Bird migration, Migratory bird species distances and countries

The Wonders of Migration

July 21, 2006 by  
Filed under Features

Each autumn, many wild birds make an incredible journey. As the days get colder, and foods like fruit and insects get scarce, they move south to warmer lands (or north if they live in the Southern Hemisphere). This is known as migration.

Some species only move a hundred miles, or move from mountaintops to warmer lowlands. But others travel huge distances: Canada to Mexico, England to Africa, or Russia to Australia.

They’ll take these journeys in small steps, traveling at night, and eating during the day to fuel their next flight.

But other amazing birds make the journey all at once. For instance, the tiny Ruby – throated Hummingbird crosses the entire Gulf of Mexico in a single 600-mile-long flight! The Bar-tailed Godwit, a large sandpiper, takes off from western Alaska and doesn’t land until 6,800 miles later, in New Zealand!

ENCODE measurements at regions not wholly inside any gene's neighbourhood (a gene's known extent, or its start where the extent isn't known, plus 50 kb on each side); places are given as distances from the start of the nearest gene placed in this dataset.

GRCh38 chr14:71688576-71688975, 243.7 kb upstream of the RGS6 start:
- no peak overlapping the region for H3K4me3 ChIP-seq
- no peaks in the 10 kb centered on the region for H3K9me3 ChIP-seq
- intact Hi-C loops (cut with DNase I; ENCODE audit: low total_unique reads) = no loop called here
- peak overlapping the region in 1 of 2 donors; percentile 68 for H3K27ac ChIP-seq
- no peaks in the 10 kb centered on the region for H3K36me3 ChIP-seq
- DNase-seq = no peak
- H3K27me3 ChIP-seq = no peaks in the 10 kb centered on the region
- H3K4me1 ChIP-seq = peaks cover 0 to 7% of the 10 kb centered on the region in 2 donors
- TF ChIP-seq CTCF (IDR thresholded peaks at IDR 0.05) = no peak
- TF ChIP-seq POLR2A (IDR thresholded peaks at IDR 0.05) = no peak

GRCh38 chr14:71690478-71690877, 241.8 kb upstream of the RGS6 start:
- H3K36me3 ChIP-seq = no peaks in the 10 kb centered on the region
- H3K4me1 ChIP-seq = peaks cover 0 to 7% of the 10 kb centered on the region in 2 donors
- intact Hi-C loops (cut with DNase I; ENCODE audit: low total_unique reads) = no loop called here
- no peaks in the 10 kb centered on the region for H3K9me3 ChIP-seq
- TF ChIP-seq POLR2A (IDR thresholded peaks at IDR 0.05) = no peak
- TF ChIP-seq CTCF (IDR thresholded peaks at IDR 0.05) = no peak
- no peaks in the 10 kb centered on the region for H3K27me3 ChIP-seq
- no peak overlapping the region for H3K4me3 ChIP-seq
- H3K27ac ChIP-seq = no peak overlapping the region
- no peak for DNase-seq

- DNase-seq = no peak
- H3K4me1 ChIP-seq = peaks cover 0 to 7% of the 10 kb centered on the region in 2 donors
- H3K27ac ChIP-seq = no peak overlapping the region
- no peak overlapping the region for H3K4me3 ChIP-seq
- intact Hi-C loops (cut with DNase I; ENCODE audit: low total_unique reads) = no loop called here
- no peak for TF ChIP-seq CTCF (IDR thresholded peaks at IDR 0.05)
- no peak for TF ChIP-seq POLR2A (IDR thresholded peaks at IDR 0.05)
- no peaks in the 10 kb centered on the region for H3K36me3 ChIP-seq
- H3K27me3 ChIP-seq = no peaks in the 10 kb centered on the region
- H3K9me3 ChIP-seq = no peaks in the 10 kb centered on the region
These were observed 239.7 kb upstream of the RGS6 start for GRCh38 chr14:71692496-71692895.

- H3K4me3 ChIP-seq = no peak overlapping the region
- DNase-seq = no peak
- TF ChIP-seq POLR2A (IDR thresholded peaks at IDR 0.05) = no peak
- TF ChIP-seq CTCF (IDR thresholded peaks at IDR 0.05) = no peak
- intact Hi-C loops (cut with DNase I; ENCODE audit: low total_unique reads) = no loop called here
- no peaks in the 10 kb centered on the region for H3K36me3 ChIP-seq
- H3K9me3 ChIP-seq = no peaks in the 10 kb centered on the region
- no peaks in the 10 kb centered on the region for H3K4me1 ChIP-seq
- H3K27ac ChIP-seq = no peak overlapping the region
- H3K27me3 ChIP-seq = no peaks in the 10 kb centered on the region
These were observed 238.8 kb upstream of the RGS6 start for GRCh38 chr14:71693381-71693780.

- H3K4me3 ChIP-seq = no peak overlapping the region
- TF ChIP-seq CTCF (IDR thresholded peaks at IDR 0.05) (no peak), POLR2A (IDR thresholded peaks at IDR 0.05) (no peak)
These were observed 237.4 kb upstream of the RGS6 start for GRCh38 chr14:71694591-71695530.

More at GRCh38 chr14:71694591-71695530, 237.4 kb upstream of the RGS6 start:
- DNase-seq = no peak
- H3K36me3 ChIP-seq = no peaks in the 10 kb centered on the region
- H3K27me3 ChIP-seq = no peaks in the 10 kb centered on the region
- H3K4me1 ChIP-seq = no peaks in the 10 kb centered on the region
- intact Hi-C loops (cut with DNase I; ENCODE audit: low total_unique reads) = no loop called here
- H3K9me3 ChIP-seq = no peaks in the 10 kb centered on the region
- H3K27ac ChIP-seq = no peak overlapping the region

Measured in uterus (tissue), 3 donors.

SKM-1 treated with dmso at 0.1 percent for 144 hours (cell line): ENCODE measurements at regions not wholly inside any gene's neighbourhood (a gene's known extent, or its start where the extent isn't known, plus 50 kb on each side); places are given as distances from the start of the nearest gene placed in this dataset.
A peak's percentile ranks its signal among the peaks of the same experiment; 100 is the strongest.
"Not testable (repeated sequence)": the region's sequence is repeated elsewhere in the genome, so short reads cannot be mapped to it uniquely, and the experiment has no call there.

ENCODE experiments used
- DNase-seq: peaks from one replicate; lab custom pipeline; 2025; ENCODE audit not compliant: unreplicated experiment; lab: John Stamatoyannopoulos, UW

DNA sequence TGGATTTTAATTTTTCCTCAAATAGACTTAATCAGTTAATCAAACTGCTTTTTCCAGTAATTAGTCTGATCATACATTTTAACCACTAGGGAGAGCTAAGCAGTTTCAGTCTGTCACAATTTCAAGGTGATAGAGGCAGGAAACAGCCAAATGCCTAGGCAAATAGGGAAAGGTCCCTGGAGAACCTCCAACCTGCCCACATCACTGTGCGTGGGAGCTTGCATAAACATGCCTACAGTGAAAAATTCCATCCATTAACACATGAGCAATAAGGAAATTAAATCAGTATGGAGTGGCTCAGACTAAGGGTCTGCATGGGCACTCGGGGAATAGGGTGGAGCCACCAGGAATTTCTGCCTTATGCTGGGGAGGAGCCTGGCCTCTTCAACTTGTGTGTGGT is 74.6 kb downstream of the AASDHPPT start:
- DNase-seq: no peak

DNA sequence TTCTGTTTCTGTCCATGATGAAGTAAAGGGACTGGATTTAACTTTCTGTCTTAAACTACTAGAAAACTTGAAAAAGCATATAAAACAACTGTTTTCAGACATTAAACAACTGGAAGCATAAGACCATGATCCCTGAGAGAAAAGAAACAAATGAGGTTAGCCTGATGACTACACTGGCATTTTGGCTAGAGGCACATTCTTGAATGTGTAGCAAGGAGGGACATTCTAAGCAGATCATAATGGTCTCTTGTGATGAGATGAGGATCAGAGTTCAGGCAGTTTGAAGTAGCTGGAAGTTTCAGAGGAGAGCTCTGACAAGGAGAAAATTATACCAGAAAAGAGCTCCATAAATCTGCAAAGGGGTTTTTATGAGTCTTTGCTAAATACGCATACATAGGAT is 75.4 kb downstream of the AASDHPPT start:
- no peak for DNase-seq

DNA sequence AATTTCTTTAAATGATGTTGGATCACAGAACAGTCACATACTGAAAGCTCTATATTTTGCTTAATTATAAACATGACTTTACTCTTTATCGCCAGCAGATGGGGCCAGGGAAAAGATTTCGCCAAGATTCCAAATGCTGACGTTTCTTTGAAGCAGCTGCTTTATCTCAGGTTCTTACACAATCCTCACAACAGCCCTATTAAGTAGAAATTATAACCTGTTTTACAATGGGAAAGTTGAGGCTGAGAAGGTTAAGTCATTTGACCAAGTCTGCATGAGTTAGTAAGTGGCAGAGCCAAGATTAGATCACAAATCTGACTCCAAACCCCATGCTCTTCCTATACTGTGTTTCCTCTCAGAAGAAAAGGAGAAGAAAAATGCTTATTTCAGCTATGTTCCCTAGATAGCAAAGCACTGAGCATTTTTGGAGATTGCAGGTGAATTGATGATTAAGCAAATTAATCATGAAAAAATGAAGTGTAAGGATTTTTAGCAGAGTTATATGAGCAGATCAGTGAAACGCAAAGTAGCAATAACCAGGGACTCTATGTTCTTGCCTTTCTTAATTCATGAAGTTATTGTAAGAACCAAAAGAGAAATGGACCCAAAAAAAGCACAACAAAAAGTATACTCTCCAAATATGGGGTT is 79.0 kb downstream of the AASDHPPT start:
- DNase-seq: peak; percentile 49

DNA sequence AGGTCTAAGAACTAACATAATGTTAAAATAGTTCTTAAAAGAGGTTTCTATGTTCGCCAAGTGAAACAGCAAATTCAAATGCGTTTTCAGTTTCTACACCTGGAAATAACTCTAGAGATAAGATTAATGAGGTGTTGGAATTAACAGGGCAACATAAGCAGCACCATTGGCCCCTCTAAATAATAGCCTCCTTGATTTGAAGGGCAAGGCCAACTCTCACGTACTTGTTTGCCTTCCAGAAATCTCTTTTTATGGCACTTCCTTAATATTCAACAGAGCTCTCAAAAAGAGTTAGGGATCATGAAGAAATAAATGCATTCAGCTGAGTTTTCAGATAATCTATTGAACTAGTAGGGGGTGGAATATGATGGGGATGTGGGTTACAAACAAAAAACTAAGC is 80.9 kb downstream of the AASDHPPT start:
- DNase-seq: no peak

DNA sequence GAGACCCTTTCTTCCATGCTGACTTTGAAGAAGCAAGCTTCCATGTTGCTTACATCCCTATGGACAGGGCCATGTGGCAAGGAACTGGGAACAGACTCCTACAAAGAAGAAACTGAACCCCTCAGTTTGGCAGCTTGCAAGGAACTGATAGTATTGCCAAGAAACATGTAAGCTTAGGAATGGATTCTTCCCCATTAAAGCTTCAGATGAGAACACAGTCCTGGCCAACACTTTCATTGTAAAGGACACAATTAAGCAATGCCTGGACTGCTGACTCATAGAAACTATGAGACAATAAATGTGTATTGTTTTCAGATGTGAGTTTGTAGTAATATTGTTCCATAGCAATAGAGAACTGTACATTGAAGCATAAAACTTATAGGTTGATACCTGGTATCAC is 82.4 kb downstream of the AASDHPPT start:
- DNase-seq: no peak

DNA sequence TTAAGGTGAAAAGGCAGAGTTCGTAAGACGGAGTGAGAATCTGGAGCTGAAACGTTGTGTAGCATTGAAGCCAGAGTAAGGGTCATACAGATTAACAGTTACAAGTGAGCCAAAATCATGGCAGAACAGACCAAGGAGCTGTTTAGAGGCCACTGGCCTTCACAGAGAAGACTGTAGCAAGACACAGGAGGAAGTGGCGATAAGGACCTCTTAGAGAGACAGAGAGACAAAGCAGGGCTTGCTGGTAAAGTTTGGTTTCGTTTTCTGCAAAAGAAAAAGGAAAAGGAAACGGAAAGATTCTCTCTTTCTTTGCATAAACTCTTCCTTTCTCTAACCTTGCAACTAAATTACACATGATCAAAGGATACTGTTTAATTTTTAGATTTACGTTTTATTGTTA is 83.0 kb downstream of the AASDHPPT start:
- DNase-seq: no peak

Observant birdwatchers can see migration happening in their own backyards. Bird species that have been missing half the year suddenly reappear in spring or fall. Unusual birds may also pass through, on their way north or south.

Some birds, like sandpipers, can gather in huge flocks just before migrating-sometimes these flocks have millions of birds- a spectacle that, once seen, is hard to forget.

Related posts:

  1. Migration Flights Test Bird Stamina
  2. Astounding Research into Great Snipe Migration
  3. The Mississippi Flyway: An Essential Migration Route
  4. Night Migration Mysteries Revealed
  5. The Amazing Migration of the Arctic Tern